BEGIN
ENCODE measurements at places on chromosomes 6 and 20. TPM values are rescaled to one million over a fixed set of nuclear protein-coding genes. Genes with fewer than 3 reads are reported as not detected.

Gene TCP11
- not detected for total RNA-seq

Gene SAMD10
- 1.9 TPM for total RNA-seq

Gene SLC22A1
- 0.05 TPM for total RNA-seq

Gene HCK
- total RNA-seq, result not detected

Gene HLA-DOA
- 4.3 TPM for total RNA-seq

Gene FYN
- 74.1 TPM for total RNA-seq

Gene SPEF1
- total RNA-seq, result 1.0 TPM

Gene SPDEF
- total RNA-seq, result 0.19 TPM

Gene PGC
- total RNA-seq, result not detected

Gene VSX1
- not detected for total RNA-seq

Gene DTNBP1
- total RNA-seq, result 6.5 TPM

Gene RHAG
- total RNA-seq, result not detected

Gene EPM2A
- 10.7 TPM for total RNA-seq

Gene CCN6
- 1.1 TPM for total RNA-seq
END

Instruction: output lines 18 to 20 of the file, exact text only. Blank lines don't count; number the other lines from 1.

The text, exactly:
Gene PGC
- total RNA-seq, result not detected

Gene VSX1